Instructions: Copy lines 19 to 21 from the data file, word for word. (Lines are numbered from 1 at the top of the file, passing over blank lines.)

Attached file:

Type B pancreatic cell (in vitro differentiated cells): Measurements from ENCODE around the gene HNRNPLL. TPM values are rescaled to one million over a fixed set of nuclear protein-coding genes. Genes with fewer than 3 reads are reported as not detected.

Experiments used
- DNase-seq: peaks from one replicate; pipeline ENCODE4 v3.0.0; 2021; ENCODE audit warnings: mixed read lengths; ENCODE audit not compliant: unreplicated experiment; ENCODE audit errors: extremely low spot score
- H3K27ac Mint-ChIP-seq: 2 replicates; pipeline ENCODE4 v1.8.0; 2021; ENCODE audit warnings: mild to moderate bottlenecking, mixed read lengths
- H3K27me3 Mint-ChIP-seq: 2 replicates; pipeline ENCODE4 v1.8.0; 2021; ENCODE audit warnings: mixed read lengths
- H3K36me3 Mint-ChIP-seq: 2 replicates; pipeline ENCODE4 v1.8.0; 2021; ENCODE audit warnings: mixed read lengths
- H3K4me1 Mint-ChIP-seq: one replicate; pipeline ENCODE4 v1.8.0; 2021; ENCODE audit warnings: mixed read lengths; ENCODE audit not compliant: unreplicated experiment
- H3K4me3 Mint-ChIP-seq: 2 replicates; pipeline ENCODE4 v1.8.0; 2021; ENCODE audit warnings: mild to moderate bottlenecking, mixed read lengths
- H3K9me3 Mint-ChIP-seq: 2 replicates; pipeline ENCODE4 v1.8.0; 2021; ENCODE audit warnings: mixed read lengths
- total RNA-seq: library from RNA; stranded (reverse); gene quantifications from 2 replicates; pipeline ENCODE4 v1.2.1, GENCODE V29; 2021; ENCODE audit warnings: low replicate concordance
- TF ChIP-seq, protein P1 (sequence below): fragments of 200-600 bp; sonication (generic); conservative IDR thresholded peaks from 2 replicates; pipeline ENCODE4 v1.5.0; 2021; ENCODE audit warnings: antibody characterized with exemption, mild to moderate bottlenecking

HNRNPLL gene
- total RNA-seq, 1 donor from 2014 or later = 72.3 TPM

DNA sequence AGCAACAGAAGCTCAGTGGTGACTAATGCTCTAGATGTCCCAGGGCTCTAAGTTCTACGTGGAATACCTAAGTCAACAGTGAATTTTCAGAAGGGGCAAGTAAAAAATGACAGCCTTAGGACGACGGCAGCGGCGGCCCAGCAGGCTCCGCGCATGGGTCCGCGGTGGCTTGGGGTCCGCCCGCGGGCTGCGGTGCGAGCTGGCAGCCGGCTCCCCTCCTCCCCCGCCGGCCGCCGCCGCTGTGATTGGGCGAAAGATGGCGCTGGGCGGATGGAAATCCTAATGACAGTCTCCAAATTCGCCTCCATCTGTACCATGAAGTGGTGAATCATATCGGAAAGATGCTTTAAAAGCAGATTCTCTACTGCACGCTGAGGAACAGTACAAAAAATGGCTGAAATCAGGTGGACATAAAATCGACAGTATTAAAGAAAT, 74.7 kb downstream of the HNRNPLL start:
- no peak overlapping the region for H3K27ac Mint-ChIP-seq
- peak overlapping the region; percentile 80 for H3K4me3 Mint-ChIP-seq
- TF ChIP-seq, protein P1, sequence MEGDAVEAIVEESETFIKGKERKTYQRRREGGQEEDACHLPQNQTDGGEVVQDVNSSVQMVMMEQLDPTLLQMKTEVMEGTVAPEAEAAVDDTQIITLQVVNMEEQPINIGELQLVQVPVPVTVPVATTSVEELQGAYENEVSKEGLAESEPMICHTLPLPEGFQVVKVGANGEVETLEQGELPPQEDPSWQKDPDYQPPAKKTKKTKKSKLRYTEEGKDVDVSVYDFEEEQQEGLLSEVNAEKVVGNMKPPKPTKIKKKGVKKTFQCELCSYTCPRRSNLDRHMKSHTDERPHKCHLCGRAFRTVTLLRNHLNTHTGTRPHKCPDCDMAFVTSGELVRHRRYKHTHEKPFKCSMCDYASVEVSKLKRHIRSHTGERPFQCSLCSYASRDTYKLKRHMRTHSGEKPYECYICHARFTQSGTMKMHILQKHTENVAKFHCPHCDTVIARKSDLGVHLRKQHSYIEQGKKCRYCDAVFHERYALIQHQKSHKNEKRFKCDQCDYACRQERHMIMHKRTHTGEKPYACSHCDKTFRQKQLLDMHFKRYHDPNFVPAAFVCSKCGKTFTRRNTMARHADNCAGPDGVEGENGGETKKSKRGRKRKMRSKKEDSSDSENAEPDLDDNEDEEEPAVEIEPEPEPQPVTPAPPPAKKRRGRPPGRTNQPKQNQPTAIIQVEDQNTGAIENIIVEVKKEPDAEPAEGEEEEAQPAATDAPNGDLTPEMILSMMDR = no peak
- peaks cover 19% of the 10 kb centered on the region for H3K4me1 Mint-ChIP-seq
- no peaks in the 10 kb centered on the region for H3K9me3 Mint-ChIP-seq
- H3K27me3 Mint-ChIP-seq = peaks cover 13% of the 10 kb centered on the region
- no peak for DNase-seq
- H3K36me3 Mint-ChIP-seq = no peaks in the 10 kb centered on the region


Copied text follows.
- no peaks in the 10 kb centered on the region for H3K9me3 Mint-ChIP-seq
- H3K27me3 Mint-ChIP-seq = peaks cover 13% of the 10 kb centered on the region
- no peak for DNase-seq